Smithfield Foods recently announced that it will cease all harvest and processing operations in Vernon, California in early 2023 and, at the same time, align its hog production system by reducing its sow herd in its Western region. The company will decrease its sow herd in Utah and is exploring strategic options to exit its farms in Arizona and California. Smithfield harvests only company-owned hogs in Vernon. Smithfield will service customers in California with its Farmer John brand and other brands and products from existing facilities in the Midwest.

The company announced it was making this decision "due to the escalating cost of doing business in California."

Smithfield is providing transition assistance to all impacted employees, including relocation options to other company facilities and farms as well as retention incentives to ensure business continuity until early next year. Smithfield provides more than 40,000 American jobs at 46 facilities and nearly 500 company-owned farms.

The Beaver County Commission has subsequently declared a state of economic emergency. It is unknown how many families the reduction will affect, but local officials are concerned the impact will be significant.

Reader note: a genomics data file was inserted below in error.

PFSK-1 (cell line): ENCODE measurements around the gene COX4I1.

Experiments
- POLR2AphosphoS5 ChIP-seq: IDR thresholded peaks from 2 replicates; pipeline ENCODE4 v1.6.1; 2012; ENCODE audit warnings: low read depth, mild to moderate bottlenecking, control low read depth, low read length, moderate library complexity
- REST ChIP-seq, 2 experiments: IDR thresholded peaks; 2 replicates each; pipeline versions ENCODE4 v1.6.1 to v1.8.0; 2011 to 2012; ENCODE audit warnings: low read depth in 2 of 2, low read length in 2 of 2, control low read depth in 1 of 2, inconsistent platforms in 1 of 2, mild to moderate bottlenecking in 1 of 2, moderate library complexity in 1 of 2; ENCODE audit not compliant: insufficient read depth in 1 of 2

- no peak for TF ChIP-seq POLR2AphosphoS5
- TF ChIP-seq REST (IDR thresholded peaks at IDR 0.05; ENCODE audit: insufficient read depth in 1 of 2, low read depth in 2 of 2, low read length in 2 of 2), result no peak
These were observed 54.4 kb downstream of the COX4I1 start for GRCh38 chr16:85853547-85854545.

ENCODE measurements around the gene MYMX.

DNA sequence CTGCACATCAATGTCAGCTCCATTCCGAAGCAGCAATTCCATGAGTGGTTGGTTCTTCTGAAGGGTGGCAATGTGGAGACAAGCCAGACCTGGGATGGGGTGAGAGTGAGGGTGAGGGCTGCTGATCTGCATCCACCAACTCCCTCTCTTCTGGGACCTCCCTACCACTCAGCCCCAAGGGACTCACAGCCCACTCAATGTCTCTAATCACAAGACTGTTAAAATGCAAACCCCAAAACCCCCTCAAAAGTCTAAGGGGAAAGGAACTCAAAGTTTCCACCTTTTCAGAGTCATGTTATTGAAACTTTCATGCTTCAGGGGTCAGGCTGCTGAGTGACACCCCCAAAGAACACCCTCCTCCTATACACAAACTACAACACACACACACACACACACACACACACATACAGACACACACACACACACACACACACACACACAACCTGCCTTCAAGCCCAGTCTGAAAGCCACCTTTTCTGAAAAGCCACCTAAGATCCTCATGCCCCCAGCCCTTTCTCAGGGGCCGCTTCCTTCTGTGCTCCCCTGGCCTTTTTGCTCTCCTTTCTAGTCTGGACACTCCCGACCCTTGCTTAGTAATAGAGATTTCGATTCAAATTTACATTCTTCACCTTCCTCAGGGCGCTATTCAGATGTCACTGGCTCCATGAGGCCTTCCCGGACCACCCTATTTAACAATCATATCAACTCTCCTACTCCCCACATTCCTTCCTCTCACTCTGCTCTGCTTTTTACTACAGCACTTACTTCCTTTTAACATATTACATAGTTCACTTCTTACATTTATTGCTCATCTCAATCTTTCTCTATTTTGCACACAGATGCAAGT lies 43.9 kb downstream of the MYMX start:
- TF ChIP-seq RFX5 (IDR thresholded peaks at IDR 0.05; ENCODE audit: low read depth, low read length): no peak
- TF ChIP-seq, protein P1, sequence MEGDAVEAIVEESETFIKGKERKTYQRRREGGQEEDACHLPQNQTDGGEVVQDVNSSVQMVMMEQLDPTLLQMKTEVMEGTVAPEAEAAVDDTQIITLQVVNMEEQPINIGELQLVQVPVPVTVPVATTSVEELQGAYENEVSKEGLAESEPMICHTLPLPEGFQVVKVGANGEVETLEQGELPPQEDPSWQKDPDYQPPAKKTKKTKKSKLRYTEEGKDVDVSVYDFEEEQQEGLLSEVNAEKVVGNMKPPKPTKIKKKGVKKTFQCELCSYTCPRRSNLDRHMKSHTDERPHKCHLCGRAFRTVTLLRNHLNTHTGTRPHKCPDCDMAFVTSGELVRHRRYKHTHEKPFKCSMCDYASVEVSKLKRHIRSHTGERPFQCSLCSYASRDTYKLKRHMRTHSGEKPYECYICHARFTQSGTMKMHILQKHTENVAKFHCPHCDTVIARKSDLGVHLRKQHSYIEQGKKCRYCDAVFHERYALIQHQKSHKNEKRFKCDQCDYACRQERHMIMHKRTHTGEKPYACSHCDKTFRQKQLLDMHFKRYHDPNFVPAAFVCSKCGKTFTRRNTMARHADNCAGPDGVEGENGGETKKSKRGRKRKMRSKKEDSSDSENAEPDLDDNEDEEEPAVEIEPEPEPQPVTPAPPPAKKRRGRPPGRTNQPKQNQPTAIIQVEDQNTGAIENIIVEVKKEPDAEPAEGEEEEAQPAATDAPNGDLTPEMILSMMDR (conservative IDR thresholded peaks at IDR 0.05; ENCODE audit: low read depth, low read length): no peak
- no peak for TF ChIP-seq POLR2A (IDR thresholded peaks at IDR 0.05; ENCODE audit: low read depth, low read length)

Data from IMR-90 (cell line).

“My family was able to return to Beaver County 15 years ago because I was able to be employed at Smithfield Foods,” Robinson said in a media interview with the Salt Lake Tribune. “[S]o I deeply empathize with those fellow employees, their families, contractors, contract growers, their families, all of the affected businesses, our partners at the school district. … I think I understand the feeling of not knowing exactly what’s going to happen.”

The Tribune further reported that an idea of building a local hog processing facility in Utah is in the preliminary stages, according to Craig Buttars, commissioner of the Utah Department of Agriculture and Food. “[T]here is potential state and federal funding available for such a project as part of President Joe Biden’s Build Back Better plan, which aims to improve U.S. infrastructure and workforces.” Buttars said to the Tribune.

Smithfield Foods gathered with the Governor’s Office of Economic Opportunity (Go Utah) and UDAF recently to discuss the options available to keep production going in the county.

“We’re concerned, and we look forward to working with Smithfield Foods and Beaver County constituents,” said Ryan Starks, Managing Director of Business Services for Go Utah. “Go Utah will do all it can through its Center for Rural Development and other initiatives to support the impacted workers and their families.”

“This is a big blow to Utah agriculture, especially to southern Utah’s rural economies,” said Ron Gibson, President of the Utah Farm Bureau. “We continue to see how regulation impacts agriculture. We are hopeful that all parties working together can find a way to keep agriculture thriving in rural Utah. We also see the impact that processing has on production agriculture, and the needs we have to build agricultural infrastructure in Utah.”